Lawmakers vote to impeach judge
The House has voted to impeach a federal judge from Louisiana. A House Judiciary Committee task force charged District Judge G. Thomas Porteous Jr. with a long-standing pattern of corruption.
The first of four impeachment articles was approved 412-0 on Thursday. The second passed 410-0.
The case goes to trial in the Senate, where a two-thirds vote is needed to convict Judge Porteous of high crimes and misdemeanors.
Judge Porteous was accused of taking cash from lawyers and gifts from a bail bondsman; lying to the Senate and the FBI to win confirmation; and making false statements in his bankruptcy proceedings to hide financial problems and gambling debts.
If convicted in the Senate, Judge Porteous would become the eighth federal judge in U.S. history to be impeached and convicted.
Reid's wife, daughter injured in accident
Senate Majority Leader Harry Reid's wife and daughter were being treated in a hospital Thursday from serious injuries they sustained when their vehicle was rear-ended, a spokesman said.
Mr. Reid left the Senate for the hospital at midafternoon to tend to his wife, Landra, 69, who broke her back and neck in the accident, according to Reid spokesman Jim Manley.
Their adult daughter, Lana, also was injured. Neither woman's life appeared to be in danger, and both women can feel their extremities, Mr. Manley said.
Other details of the accident were not immediately available.
The Reids were married in 1959. Lana was born two years later, followed by four boys: Rory, Leif, Josh and Key.
Obama gives away Nobel-prize cash
President Obama has announced which groups will get the $1.4 million he received for winning the Nobel Peace Prize.
Mr. Obama said Thursday that $250,000 will go to Fisher House, a national nonprofit that houses families whose loved ones are receiving care at Veterans Administration medical centers. He will give another $200,000 to the Bush-Clinton Haiti Fund to help the country recover from the earthquake.
The balance will go to an array of other groups, including education foundations, scholarship funds and regional development groups in Africa and Central Asia.
Congresswoman to testify at grand jury
DETROIT | A congresswoman who is the mother of Detroit ex-Mayor Kwame Kilpatrick says she'll comply with a subpoena to testify before a grand jury in Detroit.
In Washington, U.S. Rep. Carolyn Cheeks Kilpatrick told The Associated Press on Thursday she "absolutely" would comply.
Notice of the subpoena was in Wednesday's Congressional Record.
Mrs. Kilpatrick's office manager has also been told to appear at the grand jury. The dates of their appearances were not disclosed.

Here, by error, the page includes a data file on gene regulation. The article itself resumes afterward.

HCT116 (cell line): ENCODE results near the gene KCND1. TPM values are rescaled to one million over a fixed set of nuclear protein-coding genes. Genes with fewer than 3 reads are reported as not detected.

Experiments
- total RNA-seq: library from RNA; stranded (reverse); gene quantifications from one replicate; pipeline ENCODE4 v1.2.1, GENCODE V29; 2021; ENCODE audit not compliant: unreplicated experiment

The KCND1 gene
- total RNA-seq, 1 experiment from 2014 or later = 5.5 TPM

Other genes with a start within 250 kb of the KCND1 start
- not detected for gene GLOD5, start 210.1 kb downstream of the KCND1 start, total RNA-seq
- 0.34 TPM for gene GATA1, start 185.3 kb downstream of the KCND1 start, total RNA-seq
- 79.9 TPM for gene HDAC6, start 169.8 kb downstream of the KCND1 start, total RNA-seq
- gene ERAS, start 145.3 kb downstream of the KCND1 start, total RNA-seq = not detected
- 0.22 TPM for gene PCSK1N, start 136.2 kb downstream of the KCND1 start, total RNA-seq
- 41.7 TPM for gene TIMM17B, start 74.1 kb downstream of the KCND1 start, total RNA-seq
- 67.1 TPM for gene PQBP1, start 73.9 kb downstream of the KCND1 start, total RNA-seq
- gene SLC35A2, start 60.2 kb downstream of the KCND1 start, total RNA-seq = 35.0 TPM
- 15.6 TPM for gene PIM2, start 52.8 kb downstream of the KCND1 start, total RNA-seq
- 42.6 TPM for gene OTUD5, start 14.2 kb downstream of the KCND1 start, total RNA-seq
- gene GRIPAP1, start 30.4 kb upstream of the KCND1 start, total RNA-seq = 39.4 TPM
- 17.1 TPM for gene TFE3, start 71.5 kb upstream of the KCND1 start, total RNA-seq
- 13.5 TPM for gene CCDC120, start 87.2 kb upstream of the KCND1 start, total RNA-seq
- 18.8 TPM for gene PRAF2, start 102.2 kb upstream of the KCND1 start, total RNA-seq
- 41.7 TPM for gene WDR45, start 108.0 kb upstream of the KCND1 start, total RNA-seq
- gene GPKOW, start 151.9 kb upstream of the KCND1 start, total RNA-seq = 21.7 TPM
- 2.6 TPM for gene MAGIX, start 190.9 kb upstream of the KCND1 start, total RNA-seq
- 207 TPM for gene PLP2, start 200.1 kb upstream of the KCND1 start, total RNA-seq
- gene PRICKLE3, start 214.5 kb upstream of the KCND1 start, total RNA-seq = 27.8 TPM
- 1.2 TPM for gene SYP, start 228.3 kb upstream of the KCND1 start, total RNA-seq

Federal authorities are investigating corruption in city government while Kwame Kilpatrick was mayor. He hasn't been charged in that investigation. He resigned in 2008 after pleading guilty to obstructing justice in a case that revealed his affair with his chief of staff.
His spokesman says he has no comment on the subpoena.
Official warns about down-payment hikes
The head of the Federal Housing Administration is warning that boosting the minimum down payment borrowers must provide to qualify for home loans backed by the agency could threaten the housing market.
FHA commissioner David Stevens said at a House hearing Thursday that his agency would insure 300,000 fewer loans per year if the mandatory down payment was hiked from the current level of 3.5 percent to 5 percent. That's a 40 percent drop.
The result would be a potential "double-dip in housing prices," because fewer people would qualify for loans, Mr. Stevens told lawmakers.
The FHA does not make loans, but offers insurance against their default. It has been insuring roughly 30 percent of new loans, and is the largest backer of mortgages to first-time buyers.
The agency said in January it would raise fees and tighten lending standards to shore up its strapped finances in hopes of avoiding a taxpayer bailout. The government agency, which has faced rising losses from foreclosed homes, has seen its reserves sink below the minimum level required by Congress.
Net worth up in newest quarter
Americans regained more of their shrunken wealth last quarter, mainly because the healing economy boosted stock portfolios. But the gain was less than in the previous two quarters.
The Federal Reserve reported Thursday that household net worth rose 1.3 percent in the fourth quarter to $54.2 trillion. It marked the third straight quarter of gains. Net worth had risen by a stronger 4.5 percent in the second quarter of 2009 and by an even faster 5.5 percent in the third quarter.
Net worth is the value of assets such as homes, checking accounts and investments minus debts like mortgages and credit cards.
Even with the gain, Americans' net worth would have to rise an additional 21 percent just to get back to its pre-recession peak of $65.9 trillion. That shows the vast loss of wealth people have suffered from the worst downturn since the 1930s.
From wire dispatches and staff reports